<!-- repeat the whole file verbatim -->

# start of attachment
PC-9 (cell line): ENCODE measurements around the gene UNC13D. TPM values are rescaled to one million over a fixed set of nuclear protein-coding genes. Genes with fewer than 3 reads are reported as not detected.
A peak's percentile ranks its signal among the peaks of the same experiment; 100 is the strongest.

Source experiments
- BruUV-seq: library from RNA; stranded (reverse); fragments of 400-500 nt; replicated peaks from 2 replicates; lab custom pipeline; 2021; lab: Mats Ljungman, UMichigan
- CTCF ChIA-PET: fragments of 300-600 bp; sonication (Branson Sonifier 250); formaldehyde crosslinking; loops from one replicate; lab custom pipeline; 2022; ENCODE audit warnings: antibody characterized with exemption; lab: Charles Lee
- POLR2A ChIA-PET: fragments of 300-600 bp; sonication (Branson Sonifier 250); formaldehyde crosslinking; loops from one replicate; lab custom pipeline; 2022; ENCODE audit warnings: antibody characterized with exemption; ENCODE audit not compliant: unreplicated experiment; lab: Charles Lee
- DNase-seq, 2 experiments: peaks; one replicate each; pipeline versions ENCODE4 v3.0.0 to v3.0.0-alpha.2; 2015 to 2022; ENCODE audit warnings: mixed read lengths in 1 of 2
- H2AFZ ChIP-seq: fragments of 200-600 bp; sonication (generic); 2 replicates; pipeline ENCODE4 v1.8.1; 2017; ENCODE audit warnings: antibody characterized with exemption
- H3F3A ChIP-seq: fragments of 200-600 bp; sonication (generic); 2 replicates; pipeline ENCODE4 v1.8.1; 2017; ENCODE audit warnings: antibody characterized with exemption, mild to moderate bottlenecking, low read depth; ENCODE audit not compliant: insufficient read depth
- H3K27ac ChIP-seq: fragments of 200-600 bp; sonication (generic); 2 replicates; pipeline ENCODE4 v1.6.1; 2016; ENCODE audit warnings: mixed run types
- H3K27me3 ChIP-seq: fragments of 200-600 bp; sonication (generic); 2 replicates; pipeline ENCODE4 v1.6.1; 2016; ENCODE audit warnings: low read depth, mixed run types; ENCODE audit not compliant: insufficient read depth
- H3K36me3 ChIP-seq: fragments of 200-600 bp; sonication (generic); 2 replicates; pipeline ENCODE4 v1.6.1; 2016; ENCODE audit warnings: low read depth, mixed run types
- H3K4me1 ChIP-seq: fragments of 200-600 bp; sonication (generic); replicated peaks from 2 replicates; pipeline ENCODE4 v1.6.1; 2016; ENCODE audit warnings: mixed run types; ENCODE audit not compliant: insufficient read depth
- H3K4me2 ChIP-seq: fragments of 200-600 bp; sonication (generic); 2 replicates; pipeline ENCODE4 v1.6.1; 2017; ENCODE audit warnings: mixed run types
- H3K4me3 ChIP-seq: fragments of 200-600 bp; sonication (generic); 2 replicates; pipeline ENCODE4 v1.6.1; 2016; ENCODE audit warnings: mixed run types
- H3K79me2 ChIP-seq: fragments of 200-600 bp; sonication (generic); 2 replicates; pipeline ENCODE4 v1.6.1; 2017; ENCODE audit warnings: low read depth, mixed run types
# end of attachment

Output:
PC-9 (cell line): ENCODE measurements around the gene UNC13D. TPM values are rescaled to one million over a fixed set of nuclear protein-coding genes. Genes with fewer than 3 reads are reported as not detected.
A peak's percentile ranks its signal among the peaks of the same experiment; 100 is the strongest.

Source experiments
- BruUV-seq: library from RNA; stranded (reverse); fragments of 400-500 nt; replicated peaks from 2 replicates; lab custom pipeline; 2021; lab: Mats Ljungman, UMichigan
- CTCF ChIA-PET: fragments of 300-600 bp; sonication (Branson Sonifier 250); formaldehyde crosslinking; loops from one replicate; lab custom pipeline; 2022; ENCODE audit warnings: antibody characterized with exemption; lab: Charles Lee
- POLR2A ChIA-PET: fragments of 300-600 bp; sonication (Branson Sonifier 250); formaldehyde crosslinking; loops from one replicate; lab custom pipeline; 2022; ENCODE audit warnings: antibody characterized with exemption; ENCODE audit not compliant: unreplicated experiment; lab: Charles Lee
- DNase-seq, 2 experiments: peaks; one replicate each; pipeline versions ENCODE4 v3.0.0 to v3.0.0-alpha.2; 2015 to 2022; ENCODE audit warnings: mixed read lengths in 1 of 2
- H2AFZ ChIP-seq: fragments of 200-600 bp; sonication (generic); 2 replicates; pipeline ENCODE4 v1.8.1; 2017; ENCODE audit warnings: antibody characterized with exemption
- H3F3A ChIP-seq: fragments of 200-600 bp; sonication (generic); 2 replicates; pipeline ENCODE4 v1.8.1; 2017; ENCODE audit warnings: antibody characterized with exemption, mild to moderate bottlenecking, low read depth; ENCODE audit not compliant: insufficient read depth
- H3K27ac ChIP-seq: fragments of 200-600 bp; sonication (generic); 2 replicates; pipeline ENCODE4 v1.6.1; 2016; ENCODE audit warnings: mixed run types
- H3K27me3 ChIP-seq: fragments of 200-600 bp; sonication (generic); 2 replicates; pipeline ENCODE4 v1.6.1; 2016; ENCODE audit warnings: low read depth, mixed run types; ENCODE audit not compliant: insufficient read depth
- H3K36me3 ChIP-seq: fragments of 200-600 bp; sonication (generic); 2 replicates; pipeline ENCODE4 v1.6.1; 2016; ENCODE audit warnings: low read depth, mixed run types
- H3K4me1 ChIP-seq: fragments of 200-600 bp; sonication (generic); replicated peaks from 2 replicates; pipeline ENCODE4 v1.6.1; 2016; ENCODE audit warnings: mixed run types; ENCODE audit not compliant: insufficient read depth
- H3K4me2 ChIP-seq: fragments of 200-600 bp; sonication (generic); 2 replicates; pipeline ENCODE4 v1.6.1; 2017; ENCODE audit warnings: mixed run types
- H3K4me3 ChIP-seq: fragments of 200-600 bp; sonication (generic); 2 replicates; pipeline ENCODE4 v1.6.1; 2016; ENCODE audit warnings: mixed run types
- H3K79me2 ChIP-seq: fragments of 200-600 bp; sonication (generic); 2 replicates; pipeline ENCODE4 v1.6.1; 2017; ENCODE audit warnings: low read depth, mixed run types